Understanding the Dangers of Carbon Monoxide
What is Carbon Monoxide?
Carbon monoxide is an invisible, odorless gas found in fumes produced any time you burn fuel in cars or trucks, stoves, grills, fireplaces, gas ranges, furnaces, and similar devices. It is extremely harmful to people and animals who breathe it because it prevents your blood from carrying oxygen to your cells. Increased levels within an enclosed area can lead to poisoning or death, so having a carbon monoxide detector installed in your home can help save your life. If the alarm sounds, you’ll know to evacuate the home and call for help.
Why is Carbon Monoxide So Dangerous?
Carbon monoxide (CO) prevents your blood from carrying oxygen to your cells.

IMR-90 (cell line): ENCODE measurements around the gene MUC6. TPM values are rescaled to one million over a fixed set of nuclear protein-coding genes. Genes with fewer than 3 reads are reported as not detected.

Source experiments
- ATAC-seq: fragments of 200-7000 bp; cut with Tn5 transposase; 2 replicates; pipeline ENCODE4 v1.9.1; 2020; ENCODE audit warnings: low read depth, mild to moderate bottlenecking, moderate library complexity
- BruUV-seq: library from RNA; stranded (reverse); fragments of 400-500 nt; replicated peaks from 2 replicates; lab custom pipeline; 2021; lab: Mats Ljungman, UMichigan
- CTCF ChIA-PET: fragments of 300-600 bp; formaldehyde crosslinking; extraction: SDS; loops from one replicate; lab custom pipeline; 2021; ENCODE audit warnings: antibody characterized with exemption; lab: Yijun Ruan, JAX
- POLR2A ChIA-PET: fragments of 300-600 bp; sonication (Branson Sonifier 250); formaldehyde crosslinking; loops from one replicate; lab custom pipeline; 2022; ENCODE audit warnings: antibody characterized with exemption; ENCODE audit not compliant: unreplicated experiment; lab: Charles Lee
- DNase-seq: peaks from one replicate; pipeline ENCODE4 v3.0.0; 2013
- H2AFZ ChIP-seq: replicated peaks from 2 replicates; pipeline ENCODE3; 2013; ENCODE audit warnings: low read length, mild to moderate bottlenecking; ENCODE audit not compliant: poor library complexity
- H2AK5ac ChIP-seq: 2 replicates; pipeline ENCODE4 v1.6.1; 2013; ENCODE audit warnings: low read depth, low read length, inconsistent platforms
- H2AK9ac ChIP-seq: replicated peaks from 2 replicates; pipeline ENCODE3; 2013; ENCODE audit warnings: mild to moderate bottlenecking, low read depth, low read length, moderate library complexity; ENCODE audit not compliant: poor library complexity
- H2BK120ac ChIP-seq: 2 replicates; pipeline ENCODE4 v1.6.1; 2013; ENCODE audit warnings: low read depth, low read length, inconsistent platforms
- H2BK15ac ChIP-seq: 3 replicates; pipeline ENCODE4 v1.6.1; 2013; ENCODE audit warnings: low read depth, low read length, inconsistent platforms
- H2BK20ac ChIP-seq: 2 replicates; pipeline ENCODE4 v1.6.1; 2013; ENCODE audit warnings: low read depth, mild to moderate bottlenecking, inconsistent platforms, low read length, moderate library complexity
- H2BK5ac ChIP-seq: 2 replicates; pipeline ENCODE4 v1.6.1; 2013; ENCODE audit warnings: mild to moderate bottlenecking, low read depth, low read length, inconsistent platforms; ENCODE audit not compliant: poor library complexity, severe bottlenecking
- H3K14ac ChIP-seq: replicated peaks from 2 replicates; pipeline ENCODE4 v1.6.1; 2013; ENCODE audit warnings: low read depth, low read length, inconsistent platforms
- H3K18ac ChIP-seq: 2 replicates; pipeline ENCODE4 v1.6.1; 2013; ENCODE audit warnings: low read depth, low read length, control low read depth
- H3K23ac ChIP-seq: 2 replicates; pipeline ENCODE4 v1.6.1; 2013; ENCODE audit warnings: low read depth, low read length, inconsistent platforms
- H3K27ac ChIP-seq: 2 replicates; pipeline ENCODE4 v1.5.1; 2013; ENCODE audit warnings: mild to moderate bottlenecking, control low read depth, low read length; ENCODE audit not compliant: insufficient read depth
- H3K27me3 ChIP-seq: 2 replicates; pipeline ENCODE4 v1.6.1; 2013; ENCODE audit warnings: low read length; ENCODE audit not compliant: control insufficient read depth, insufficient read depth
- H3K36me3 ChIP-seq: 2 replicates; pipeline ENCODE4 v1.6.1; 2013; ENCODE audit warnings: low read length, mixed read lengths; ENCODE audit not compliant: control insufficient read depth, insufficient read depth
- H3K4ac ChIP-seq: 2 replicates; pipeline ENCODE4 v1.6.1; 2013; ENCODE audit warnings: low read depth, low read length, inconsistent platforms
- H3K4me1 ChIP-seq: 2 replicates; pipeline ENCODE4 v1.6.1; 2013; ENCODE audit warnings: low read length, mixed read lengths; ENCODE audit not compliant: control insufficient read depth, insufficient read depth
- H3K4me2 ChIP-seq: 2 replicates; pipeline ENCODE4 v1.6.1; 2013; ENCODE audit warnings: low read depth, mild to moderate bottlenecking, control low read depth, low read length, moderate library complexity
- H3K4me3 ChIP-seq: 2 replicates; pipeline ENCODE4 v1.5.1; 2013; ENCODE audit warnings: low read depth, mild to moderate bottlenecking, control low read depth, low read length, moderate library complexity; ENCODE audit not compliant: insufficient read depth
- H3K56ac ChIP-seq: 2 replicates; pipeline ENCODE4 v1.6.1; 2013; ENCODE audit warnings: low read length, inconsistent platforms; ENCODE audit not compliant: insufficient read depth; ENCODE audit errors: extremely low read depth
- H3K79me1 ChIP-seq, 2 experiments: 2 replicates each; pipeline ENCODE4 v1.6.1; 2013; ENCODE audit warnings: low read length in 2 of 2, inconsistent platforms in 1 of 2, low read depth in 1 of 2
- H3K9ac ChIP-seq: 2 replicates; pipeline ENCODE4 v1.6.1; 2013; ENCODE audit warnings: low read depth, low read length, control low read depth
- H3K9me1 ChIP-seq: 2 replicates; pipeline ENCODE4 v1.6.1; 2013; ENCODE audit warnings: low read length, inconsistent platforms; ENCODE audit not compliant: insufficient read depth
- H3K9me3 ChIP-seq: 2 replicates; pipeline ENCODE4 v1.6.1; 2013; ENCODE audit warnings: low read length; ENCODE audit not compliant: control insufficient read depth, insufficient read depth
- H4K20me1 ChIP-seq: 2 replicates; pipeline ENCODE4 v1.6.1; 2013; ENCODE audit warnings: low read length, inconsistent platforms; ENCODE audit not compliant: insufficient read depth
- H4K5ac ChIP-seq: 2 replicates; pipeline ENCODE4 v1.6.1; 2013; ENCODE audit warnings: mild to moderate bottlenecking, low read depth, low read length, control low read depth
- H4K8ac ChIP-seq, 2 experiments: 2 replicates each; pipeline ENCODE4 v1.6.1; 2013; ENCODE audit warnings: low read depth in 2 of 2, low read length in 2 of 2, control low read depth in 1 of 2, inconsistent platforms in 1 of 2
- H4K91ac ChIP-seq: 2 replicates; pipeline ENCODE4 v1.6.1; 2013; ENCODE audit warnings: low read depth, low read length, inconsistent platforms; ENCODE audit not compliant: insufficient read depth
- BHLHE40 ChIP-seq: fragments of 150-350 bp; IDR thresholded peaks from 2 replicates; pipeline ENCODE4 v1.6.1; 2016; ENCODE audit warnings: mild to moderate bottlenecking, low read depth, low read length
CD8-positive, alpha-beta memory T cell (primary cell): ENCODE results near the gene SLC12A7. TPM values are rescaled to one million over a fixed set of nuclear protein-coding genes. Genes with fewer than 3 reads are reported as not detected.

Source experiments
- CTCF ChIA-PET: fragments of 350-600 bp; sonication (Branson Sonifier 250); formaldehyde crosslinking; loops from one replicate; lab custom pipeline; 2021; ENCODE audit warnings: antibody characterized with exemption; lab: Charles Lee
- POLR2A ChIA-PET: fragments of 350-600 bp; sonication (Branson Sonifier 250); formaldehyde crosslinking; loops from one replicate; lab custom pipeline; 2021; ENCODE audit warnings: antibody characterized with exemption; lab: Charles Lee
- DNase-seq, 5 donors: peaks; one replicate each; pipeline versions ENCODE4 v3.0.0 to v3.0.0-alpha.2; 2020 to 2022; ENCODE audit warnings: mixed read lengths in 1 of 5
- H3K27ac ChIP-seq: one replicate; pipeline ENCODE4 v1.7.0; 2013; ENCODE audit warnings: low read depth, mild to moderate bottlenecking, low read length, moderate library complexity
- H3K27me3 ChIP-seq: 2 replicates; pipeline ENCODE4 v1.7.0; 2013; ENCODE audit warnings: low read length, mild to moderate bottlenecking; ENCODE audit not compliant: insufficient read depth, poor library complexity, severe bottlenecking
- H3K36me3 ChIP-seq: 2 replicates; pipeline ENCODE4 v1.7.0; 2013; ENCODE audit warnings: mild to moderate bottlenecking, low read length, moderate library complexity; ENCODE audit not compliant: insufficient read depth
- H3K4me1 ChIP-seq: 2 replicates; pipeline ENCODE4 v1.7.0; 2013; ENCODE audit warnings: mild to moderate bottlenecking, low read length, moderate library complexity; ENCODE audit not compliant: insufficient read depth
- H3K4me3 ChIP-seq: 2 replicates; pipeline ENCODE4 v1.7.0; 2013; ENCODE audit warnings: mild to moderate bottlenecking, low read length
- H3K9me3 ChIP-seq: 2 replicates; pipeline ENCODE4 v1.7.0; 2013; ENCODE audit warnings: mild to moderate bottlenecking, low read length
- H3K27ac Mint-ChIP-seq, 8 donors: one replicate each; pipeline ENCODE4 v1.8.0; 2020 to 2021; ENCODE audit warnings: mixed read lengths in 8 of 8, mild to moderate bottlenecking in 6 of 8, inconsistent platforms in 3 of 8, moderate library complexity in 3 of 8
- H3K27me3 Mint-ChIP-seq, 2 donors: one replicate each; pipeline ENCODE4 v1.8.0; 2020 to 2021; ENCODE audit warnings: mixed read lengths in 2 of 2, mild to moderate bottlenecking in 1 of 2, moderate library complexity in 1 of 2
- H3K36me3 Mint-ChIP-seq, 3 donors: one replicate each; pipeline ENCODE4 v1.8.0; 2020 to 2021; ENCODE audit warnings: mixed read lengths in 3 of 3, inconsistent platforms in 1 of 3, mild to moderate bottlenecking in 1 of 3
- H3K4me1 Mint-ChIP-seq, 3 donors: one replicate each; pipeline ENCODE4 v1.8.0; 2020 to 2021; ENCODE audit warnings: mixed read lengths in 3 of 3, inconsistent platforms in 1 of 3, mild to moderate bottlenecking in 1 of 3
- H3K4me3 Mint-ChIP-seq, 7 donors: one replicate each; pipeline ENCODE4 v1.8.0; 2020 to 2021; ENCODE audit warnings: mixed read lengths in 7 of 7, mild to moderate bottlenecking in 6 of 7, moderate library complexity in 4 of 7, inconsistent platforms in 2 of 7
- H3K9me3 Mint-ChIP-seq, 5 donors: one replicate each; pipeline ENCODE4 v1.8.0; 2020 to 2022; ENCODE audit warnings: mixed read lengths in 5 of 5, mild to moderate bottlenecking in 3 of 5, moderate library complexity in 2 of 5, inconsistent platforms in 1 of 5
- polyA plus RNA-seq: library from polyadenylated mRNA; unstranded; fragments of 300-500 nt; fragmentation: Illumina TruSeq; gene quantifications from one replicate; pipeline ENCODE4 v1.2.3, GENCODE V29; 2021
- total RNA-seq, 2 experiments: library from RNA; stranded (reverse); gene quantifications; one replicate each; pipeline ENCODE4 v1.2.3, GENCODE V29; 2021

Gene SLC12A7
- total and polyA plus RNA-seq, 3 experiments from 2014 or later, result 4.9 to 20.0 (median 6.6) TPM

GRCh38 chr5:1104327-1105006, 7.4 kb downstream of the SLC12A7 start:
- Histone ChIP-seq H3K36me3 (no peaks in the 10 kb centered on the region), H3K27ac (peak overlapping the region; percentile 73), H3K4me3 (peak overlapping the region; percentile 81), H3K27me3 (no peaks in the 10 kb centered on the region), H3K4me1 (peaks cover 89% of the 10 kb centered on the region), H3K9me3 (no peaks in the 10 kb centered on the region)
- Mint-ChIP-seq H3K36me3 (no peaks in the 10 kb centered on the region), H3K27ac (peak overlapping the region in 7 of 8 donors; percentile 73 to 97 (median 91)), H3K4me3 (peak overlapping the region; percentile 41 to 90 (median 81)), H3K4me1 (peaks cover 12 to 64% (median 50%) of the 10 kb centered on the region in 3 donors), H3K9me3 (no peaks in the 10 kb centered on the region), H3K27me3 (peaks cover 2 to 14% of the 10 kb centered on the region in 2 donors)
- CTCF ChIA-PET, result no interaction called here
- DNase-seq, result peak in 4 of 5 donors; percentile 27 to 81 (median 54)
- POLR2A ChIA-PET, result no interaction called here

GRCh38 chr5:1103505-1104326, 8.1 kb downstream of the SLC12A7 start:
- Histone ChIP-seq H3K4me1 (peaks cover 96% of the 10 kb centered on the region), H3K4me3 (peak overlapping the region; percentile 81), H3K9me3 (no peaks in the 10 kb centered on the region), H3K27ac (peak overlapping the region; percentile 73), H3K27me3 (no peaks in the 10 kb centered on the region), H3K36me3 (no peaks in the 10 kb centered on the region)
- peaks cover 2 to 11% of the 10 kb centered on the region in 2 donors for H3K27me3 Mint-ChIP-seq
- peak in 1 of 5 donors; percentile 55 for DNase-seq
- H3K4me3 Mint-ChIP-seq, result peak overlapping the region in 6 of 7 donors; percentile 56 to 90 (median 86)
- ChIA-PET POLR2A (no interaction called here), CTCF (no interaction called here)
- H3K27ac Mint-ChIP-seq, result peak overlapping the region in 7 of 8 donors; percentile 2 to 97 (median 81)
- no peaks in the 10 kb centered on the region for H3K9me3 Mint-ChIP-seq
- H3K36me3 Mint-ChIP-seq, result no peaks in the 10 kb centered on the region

Symptoms of carbon monoxide exposure overlap with other common illnesses so it’s often overlooked as the diagnosis. And because it doesn’t have a smell or odor, you may not know it is present.
- Mild exposure can cause: slight headache, fatigue, or nausea.
- More severe exposure can cause: confusion, sleepiness, convulsions, and unconsciousness.
- Prolonged exposure can cause: brain damage, heart and lung failure, and death.
People who are at higher risk of developing carbon monoxide poisoning may include young children, elderly adults, people with heart or lung disease, smokers (who already have elevated carbon monoxide levels in their blood), and those located at higher altitudes.
What Are the Symptoms of Carbon Monoxide Exposure?
Some symptoms could include:
- Fatigue or weakness
- Loss of consciousness
- Blurred vision
- Loss of muscle control
- Increased heart rate
- Tightening in the chest
- Confusion and disorientation